In your next job-hunting life, try knocking on the doors of Tampa Bay area firms with great workplaces. Get a job at one of these innovative places and you could:
• Sign up for Capital One's generous 401(k) package.
• Eat a free (and tasty) daily lunch at IT firm ConnectWise.
• Enjoy flexible work schedules at Busch Gardens and get free theme park tickets.
• Get your gym membership reimbursed (if you go regularly) by American Strategic Insurance.
• Relax at the 500-person tailgate party at HSA Engineers and Scientists.
• Grab a $1 prime rib dinner on Saturday nights at the Residence at Timber Pines.
• End your workday at the Grand Hyatt Tampa Bay (or Hyatt Regency Clearwater Beach) enjoying some free stays at Hyatt hotels worldwide.
These are not business-as-usual places. All are creative companies that clearly care about their employees. But they go further, nurturing a work atmosphere of — what's the best word? — teamwork, mission, sense of family or purpose that transcends the 9-to-5 mentality of so many ho-hum jobs.
The companies ranked here represent the diverse range of businesses — public, private, for-profit and nonprofit — that make up this year's Tampa Bay Times' Top 75 Workplaces.
This survey marks the third year the Times, with outside partner Workplace Dynamics, has identified and celebrated dozens of top Tampa Bay workplaces split among large (500-plus employees), midsized (150 to 499 employees) and small (50 to 149) organizations. They include basic businesses like insurance companies, health care, accounting and law firms, financial co-ops and staffing organizations. Also represented in the top 75 are numerous educational providers from colleges to primary schools, tech firms, electrical and air-conditioning businesses, a theme park and even a country club.
Tampa Bay offers thousands of places to work. Why do some stand out so much more than others? What distinguishes this year's 75?
Workplace experts offer general insights. They say trust among employees and management is a huge factor. That is, workers trust that their corporate leaders know where they're going and what the company should be doing to remain competitive and growing. And they trust those leaders to hire good people and let them do their jobs without micromanaging.
Tampa's Capital One, the top workplace this year in the large-business category, gets it when it comes to fostering a can-do atmosphere. Capital One on-site director Bill Jacobs left the company but returned, saying it's "the only job I've ever had where I look forward to coming to work in the morning."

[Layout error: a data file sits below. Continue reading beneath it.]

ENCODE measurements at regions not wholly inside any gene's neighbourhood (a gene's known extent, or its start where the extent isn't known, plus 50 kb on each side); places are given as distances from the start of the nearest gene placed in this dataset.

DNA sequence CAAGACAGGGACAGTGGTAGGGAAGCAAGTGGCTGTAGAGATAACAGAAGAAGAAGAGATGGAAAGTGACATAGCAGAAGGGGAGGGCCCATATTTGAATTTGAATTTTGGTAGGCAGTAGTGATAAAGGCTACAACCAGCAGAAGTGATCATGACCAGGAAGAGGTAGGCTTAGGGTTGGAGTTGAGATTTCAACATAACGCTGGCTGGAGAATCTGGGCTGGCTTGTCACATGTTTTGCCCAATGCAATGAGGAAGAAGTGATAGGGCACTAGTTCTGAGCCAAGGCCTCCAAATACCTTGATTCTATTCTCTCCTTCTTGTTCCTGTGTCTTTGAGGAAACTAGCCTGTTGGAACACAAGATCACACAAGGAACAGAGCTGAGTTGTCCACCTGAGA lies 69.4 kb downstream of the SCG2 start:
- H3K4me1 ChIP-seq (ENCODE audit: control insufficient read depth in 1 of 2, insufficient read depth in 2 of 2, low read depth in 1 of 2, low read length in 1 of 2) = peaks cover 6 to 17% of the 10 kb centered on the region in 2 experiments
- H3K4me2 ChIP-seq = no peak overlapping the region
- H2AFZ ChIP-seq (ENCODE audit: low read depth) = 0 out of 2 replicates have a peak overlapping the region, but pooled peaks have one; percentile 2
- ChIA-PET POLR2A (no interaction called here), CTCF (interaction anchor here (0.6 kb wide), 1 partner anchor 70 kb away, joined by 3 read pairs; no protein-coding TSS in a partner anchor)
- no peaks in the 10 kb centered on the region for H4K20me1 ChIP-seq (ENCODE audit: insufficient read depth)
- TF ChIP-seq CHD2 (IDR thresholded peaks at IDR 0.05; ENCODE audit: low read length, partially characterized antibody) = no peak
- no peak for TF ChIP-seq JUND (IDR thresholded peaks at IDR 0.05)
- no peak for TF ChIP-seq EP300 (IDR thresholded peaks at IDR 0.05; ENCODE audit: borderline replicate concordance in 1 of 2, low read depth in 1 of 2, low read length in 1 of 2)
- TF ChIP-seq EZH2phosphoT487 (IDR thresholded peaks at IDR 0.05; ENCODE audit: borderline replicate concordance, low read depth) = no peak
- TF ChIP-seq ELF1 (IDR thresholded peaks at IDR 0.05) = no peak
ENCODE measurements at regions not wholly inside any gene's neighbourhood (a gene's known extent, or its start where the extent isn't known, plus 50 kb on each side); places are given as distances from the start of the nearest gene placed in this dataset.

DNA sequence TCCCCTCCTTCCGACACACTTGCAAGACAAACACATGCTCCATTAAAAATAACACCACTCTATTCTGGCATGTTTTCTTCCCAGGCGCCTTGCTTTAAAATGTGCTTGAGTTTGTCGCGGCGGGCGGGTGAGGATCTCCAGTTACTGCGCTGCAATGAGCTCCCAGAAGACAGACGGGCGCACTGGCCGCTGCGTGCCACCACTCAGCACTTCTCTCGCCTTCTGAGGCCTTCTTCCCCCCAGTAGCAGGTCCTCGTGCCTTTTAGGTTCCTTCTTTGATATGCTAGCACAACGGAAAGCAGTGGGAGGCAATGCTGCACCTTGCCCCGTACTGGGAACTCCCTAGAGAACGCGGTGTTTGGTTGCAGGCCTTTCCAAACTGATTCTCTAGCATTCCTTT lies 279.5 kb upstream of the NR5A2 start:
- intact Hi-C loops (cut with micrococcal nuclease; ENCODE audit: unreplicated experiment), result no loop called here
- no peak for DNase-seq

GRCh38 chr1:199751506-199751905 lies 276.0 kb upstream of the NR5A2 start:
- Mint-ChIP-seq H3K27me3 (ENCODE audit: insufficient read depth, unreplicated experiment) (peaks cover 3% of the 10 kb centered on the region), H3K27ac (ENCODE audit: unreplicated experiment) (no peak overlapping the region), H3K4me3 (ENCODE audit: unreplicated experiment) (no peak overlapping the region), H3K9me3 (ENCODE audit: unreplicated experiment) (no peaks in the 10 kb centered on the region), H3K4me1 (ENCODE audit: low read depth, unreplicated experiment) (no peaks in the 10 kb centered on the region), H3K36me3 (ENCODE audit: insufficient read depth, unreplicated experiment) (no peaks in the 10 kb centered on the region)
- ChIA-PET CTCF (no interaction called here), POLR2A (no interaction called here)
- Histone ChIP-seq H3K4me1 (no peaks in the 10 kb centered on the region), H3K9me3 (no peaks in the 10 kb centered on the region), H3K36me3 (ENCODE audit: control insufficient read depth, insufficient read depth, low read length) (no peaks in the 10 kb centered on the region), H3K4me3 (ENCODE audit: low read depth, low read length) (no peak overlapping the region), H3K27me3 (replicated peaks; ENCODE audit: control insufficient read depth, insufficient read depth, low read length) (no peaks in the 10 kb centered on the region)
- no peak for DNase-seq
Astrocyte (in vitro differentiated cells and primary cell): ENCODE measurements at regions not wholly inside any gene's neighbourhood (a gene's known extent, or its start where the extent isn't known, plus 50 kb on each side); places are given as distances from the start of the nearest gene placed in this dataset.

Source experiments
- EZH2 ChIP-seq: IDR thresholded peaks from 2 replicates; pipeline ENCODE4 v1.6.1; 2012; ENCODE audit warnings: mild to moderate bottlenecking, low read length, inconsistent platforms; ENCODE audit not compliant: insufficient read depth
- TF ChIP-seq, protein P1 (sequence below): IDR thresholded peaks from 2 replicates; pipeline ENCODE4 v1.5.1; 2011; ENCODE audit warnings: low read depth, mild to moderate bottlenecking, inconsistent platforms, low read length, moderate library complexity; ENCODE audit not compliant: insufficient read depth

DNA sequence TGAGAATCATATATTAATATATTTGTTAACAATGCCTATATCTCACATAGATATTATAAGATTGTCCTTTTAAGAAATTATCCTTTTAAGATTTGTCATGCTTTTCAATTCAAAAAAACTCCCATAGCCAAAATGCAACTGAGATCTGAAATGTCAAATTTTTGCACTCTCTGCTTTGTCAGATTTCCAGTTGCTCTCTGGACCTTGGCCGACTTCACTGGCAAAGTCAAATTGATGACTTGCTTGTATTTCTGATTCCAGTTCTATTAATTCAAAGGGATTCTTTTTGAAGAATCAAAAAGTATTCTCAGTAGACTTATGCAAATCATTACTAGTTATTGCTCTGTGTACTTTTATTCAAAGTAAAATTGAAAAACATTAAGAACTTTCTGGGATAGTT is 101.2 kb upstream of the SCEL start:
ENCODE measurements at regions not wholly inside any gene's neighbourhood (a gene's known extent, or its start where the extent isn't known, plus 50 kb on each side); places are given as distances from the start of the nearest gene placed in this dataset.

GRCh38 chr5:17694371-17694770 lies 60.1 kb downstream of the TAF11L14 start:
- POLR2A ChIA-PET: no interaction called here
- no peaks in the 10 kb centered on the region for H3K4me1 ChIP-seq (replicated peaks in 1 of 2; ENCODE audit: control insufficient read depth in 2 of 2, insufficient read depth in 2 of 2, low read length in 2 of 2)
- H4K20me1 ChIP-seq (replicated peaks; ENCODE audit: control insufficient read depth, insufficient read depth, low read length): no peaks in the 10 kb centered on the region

That theme resonates as well at the Residence at Timber Pines, a fast up-and-comer in our workplace surveys and this year's No. 1 midsized workplace. In the remarks of chef Keith Guzik at the posh assisted living facility in Spring Hill: "I've never gotten up once, not once since I came here, and not wanted to come to work."
You don't hear that too often.
It's not just touchy-feely stuff. Top workplaces tend to be businesses that are growing. The 15 large-category workplace winners combined to hire thousands of new employees in the past year. Tampa's H. Lee Moffitt Cancer Center says it added 823, for example, and plans 125 more hires in the coming year. St. Petersburg's Universal Health Care Group hired 589 last year — you can see the lunchtime boom in young workers on that downtown block most days — and intends to add 200 more.
Among midsized top workplace companies, Tampa law firm Trenam Kemker Scharf Barkin hired 13 last year and will add 10 more, while the Hyatt Regency Clearwater Beach added 40 last year and plans 30 more in the coming year. Even Tampa's small-category telecommunications equipment distributor, Modern Enterprise Solutions, probably won't stay tiny for long. It added 31 jobs last year; 40 are on the way this year.
Superior benefits also distinguished our top workplaces.
Even in this sluggish recovery, many top workplaces offer healthy corporate contributions to workers' 401(k)s and cover most of their employees' health care benefits. Capital One provides up to $5,000 toward adoptions and $10,000 toward fertility treatments. Clearwater non-profit Religious Community Services, which feeds the hungry, provides four weeks' paid time off to first-year employees to counter "compassion fatigue in social services."
Take note, smart readers. Looking for sharp, growing businesses that their own employees agreed were Top Workplaces? They sure sound like great places to get hired or, even better, launch a career. Good luck.
Contact Robert Trigaux at email@example.com.